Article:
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Painful problems lead to historic loss for Bowling Green

09/12/2017, 6:00pm EDT

BG football struggles in all phases against South Dakota

Bowling Green's Scott Miller dives for a catch during Saturday's game against South Dakota at Doyt Perry Stadium in Bowling Green. BLADE/KURT STEISS

BOWLING GREEN — Watching the film of the Bowling Green State University football team’s 35-27 loss Saturday to South Dakota was just as painful as the game itself.

The Falcons struggled in all three phases, according to coach Mike Jinks, and as a result were saddled with the program’s first loss to an FCS team in 30 years.

Much of the criticism was focused on an offense that posted some misleading numbers against the Coyotes. BG finished with 476 yards of total offense, but 153 of them came in the fourth quarter, when the visitors were playing a prevent defense.

The Falcons, who entered the season with a goal of becoming more balanced between the run and the pass, had 161 rushing yards compared to 315 yards through the air.

“[The lack of rushing yardage in] Week 1 was a function of playing against a tough front seven at Michigan State. Just ask Western Michigan,” Jinks said. “Last week was a function of falling behind 21-3.

“In the first half, we ran it well. But we got to the point where we just couldn’t afford to hand the ball off.”

Josh Cleveland led the ground game with 87 rushing yards on 10 carries, including a 42-yard run in the first quarter.

“I thought he did some things to separate himself and demand some more touches,” Jinks said.

“Moving forward, I think you will see three [Cleveland, Matt Domer, and Andrew Clair] sharing more touches. And if one of them gets rolling, we’ll leave them in the game.”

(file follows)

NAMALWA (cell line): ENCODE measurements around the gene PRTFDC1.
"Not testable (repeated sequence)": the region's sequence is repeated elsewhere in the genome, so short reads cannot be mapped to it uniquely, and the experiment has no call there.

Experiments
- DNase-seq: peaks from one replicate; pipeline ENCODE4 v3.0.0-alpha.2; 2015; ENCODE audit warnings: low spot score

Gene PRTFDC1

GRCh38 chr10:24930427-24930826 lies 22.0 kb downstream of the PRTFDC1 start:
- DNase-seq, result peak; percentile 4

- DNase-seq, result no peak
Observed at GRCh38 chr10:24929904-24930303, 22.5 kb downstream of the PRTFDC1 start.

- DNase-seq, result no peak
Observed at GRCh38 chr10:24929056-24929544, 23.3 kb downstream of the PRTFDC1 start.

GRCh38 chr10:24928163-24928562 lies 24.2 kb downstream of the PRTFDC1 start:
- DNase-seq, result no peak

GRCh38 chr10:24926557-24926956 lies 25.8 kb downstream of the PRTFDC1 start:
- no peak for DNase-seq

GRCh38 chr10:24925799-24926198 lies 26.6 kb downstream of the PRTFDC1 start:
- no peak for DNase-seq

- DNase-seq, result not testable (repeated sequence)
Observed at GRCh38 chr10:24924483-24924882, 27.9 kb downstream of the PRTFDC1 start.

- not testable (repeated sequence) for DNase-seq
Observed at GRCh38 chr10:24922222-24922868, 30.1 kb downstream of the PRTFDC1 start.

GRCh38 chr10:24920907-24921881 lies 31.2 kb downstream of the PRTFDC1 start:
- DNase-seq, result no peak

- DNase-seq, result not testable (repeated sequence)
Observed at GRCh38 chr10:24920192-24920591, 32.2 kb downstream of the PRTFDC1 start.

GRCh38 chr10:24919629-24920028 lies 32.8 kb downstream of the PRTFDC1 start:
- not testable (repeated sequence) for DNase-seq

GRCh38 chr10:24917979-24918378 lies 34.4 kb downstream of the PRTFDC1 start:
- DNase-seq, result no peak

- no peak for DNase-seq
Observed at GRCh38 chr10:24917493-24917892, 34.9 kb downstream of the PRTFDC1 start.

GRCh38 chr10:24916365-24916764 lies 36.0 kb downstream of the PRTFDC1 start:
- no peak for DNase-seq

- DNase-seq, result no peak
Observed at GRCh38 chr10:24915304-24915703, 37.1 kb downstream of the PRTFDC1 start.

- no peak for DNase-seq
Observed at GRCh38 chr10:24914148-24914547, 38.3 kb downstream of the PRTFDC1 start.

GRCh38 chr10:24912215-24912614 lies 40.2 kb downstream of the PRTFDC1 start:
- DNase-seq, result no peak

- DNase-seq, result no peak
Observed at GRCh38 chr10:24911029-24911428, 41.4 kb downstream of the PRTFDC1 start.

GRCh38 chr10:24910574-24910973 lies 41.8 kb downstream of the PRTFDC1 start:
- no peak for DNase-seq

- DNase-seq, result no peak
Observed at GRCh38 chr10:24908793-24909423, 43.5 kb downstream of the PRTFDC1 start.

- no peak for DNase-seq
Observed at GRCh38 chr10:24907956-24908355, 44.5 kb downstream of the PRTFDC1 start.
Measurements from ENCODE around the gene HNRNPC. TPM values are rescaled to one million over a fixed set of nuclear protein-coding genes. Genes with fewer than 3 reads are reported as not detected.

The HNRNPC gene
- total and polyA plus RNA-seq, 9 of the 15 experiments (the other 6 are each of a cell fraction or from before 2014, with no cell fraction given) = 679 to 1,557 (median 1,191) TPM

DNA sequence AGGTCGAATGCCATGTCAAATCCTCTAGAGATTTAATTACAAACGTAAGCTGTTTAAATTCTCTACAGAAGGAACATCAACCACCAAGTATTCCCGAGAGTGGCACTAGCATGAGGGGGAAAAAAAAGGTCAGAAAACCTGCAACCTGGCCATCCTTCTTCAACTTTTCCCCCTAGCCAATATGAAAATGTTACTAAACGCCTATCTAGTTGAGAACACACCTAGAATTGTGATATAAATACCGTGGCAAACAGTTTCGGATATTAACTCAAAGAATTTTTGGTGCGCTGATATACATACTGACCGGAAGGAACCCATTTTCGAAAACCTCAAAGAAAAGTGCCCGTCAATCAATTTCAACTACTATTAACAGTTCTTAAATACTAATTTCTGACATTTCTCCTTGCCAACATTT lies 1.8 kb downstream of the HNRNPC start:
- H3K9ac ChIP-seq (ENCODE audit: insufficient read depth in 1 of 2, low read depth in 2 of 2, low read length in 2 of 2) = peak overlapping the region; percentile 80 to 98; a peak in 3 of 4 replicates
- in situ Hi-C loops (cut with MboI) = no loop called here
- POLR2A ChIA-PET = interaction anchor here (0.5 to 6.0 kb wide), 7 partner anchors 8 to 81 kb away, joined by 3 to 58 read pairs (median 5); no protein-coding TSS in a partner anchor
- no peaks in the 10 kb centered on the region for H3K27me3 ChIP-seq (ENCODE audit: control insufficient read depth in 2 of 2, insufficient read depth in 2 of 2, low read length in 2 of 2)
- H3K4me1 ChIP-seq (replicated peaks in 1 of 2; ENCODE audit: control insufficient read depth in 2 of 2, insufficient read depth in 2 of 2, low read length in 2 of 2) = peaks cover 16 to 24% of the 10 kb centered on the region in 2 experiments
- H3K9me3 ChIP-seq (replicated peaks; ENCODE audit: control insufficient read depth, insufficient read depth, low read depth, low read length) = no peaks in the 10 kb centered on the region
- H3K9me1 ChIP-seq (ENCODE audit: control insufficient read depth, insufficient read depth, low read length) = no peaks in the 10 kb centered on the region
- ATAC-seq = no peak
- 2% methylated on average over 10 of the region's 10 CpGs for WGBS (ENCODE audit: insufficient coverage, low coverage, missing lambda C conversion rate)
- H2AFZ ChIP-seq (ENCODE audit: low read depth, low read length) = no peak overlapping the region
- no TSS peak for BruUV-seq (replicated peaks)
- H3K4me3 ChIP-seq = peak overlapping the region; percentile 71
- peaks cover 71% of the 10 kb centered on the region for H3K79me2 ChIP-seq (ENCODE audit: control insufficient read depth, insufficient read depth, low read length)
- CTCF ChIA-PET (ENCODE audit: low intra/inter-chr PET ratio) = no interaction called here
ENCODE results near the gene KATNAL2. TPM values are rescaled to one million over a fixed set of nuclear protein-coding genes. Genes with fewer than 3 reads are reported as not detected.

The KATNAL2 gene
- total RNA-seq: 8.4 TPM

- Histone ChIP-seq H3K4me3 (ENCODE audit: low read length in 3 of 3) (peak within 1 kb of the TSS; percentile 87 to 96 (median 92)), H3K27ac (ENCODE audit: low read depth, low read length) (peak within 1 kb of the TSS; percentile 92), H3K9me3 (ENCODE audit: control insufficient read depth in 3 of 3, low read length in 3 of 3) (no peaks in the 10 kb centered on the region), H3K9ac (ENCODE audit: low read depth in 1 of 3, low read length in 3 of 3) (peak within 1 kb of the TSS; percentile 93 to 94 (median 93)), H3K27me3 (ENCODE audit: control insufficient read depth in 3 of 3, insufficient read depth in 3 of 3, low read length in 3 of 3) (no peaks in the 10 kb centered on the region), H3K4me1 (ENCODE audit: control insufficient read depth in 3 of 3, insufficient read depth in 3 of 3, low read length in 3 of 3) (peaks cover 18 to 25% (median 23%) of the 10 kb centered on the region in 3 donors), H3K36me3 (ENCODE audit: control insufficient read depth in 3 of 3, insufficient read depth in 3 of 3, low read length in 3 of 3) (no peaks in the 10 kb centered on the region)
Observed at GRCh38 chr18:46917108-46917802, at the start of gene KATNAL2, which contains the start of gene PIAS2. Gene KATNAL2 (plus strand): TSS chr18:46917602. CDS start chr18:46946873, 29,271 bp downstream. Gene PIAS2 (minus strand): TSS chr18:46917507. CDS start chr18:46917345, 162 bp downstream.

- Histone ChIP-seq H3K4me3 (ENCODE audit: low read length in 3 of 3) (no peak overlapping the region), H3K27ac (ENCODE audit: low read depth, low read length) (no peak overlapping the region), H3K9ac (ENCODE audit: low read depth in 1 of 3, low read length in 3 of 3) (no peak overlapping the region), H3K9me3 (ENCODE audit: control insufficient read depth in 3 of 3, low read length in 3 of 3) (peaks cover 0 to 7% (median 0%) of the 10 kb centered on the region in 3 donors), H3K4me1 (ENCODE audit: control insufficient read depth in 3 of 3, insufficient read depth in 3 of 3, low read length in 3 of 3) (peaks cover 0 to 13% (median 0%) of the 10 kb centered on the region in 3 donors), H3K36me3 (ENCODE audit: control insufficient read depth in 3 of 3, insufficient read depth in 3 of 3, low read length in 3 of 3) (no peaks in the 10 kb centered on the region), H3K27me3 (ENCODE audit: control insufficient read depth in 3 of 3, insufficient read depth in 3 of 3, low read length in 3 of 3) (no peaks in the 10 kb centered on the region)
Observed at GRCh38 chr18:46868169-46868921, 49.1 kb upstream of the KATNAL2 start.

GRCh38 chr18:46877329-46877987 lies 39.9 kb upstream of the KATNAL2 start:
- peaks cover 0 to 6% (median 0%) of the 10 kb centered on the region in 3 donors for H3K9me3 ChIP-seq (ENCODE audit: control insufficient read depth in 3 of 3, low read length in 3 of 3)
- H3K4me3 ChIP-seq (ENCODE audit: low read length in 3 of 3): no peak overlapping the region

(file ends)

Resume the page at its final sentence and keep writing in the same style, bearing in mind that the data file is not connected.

Falcons quarterback James Morgan completed 21-of-50 passes for 315 yards and two touchdowns with one interception. Jinks said Morgan showed improvement during the game.

“After James threw the interception, we saw the same coverage later in the game,” Jinks explained. “We kept a back in, he checked to another play, and threw a touchdown to Scotty Miller.

“As long as we keep making those strides, play by play and game by game, I think by the time [Mid-American Conference games] roll along we’ll be OK.”

While Datrin Guyton led the receivers with five catches for 158 yards, and Miller was close behind with five catches for 62 yards, Jinks was most impressed by the performance of Teo Redding, who caught four passes for 40 yards.

“I thought Teo Redding stepped up and made some clutch plays,” Jinks said. “I know Datrin Guyton got the majority of the yards, but Teo’s catches were clutch, and that was great to see.”

Redding said there still is room for improvement offensively.

“We need to have better timing between the quarterback and receivers,” Redding said. “And we need to [do a better job] reading coverages as well.”

The Falcons offense made five trips into the red zone but scored only two touchdowns.

“We were 5-for-5 on scoring with our red-zone opportunities, but when you get chances in the red zone, you have to score touchdowns,” Jinks said.

Bowling Green’s play on defense and special teams were not spared from criticism after film review.

Jinks said a majority of his special teams disappointment came from the struggles in the return game. Bryson Denley mishandled a kickoff late in the first quarter, and that played a major role in South Dakota building its 21-3 lead.

Marcus Milton also muffed a punt at the BG 15-yard line midway through the third quarter; the Coyotes recovered the fumble and scored three plays later to make it 28-9.

“I have great faith in Marcus Milton, and I think he’ll learn from that play,” Jinks said. “And the Bryson Denley kid got caught up in the moment, and he played hesitant and slow.

“Those are things you can fix.”

Defensively, the biggest problem Jinks saw was what he called a lack of “eye discipline,” or keeping eyes focused on a particular player’s specific responsibility rather than ball-watching.

The result was a South Dakota offense rolling to 520 yards of total offense on 86 plays, an average of 6.0 yards per play.

“We gave up some cheap plays on wheel routes and plays of that nature,” Jinks said. “Our safeties didn’t have their eyes where they needed to be.

“We’ll get it fixed, and if it continues to happen we’ll get someone else in there. You’ve heard me talk about us being deeper; we’ll give those guys more opportunities to play if mistakes like that continue to happen.”

Contact John Wagner at: jwagner@theblade.com419-724-6481, or on Twitter @jwagnerblade.

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